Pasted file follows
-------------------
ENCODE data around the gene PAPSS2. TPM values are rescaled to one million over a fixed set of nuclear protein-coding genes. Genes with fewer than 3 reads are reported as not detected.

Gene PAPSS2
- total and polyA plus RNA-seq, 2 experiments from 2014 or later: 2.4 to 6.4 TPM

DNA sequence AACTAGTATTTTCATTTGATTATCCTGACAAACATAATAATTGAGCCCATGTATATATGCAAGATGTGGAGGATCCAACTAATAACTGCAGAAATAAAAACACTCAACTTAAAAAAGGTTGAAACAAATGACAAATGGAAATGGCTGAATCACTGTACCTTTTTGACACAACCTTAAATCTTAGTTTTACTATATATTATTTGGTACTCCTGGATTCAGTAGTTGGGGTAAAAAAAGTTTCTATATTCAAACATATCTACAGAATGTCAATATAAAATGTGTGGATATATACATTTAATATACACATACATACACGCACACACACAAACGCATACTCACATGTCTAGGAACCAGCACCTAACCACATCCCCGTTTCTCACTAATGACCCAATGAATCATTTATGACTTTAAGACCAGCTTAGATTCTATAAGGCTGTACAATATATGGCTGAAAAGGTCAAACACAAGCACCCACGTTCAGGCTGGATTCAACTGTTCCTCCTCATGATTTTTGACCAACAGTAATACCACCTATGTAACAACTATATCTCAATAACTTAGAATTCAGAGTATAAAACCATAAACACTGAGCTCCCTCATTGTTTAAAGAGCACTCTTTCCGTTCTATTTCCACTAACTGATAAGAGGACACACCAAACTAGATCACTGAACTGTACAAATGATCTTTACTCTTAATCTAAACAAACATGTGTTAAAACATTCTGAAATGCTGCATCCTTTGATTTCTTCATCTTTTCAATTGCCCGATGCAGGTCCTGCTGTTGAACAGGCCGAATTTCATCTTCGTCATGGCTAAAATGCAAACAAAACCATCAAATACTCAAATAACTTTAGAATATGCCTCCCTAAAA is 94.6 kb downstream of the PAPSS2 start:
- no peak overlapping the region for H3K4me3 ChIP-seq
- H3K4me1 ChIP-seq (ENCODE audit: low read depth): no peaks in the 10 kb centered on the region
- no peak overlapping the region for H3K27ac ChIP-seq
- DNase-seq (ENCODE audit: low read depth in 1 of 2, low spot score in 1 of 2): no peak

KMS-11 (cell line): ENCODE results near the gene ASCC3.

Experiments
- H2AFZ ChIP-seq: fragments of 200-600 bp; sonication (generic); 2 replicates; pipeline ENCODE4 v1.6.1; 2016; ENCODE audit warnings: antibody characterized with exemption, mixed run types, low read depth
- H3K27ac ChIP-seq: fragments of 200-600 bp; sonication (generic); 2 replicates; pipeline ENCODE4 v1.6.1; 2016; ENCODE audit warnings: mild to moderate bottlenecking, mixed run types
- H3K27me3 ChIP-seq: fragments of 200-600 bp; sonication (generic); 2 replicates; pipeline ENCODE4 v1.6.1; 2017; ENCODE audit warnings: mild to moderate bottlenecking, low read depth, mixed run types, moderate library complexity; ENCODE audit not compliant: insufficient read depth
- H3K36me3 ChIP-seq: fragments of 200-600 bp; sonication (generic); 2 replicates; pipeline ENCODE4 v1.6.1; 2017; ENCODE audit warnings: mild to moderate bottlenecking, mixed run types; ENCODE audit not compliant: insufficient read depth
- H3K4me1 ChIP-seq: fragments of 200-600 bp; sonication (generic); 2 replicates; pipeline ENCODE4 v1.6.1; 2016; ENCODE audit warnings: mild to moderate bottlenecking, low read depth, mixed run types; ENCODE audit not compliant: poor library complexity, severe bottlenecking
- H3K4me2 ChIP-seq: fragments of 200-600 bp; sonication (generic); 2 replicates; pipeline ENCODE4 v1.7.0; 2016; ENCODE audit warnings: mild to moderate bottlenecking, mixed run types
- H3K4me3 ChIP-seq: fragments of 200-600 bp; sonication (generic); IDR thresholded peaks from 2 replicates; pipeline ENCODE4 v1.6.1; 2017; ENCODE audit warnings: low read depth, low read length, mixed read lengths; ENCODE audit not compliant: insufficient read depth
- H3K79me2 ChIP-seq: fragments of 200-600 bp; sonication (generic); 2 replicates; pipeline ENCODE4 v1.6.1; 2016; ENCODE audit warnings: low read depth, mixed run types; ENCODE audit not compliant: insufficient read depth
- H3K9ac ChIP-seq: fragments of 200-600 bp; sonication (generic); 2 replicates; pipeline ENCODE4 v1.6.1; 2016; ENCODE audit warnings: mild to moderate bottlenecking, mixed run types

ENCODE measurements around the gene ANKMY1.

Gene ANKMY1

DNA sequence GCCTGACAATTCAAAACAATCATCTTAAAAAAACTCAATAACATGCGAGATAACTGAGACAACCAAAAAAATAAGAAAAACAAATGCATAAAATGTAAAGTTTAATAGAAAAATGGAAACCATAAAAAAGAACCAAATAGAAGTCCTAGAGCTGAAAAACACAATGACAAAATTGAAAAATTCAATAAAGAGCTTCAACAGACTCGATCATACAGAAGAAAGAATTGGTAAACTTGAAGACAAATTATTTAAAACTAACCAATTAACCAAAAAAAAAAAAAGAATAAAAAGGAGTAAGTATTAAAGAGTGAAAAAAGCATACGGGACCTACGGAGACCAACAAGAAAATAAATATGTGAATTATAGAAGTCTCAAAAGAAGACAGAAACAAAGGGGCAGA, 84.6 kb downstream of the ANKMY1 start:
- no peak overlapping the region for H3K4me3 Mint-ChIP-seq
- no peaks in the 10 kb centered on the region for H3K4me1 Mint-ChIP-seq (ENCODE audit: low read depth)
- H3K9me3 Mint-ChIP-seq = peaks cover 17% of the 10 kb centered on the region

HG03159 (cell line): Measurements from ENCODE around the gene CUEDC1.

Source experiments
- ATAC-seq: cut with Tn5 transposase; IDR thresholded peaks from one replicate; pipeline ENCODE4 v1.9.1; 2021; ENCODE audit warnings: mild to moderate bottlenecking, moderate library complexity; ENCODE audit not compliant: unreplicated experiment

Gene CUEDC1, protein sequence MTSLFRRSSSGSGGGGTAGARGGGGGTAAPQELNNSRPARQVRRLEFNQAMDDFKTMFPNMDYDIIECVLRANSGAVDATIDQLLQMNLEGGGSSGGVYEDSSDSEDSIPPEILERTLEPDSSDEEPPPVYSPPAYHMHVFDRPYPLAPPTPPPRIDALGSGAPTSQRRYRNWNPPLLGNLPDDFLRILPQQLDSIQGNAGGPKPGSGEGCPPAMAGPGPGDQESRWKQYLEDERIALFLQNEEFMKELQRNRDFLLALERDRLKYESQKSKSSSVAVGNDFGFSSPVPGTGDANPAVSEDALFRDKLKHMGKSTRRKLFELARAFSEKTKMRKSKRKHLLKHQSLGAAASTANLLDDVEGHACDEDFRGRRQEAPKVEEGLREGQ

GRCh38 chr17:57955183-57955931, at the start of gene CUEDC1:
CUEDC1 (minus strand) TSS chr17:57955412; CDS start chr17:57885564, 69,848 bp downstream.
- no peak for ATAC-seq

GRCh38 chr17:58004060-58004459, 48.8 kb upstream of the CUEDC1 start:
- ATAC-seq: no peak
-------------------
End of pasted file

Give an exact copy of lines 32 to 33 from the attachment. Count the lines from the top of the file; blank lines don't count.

- no peak for ATAC-seq

GRCh38 chr17:58004060-58004459, 48.8 kb upstream of the CUEDC1 start: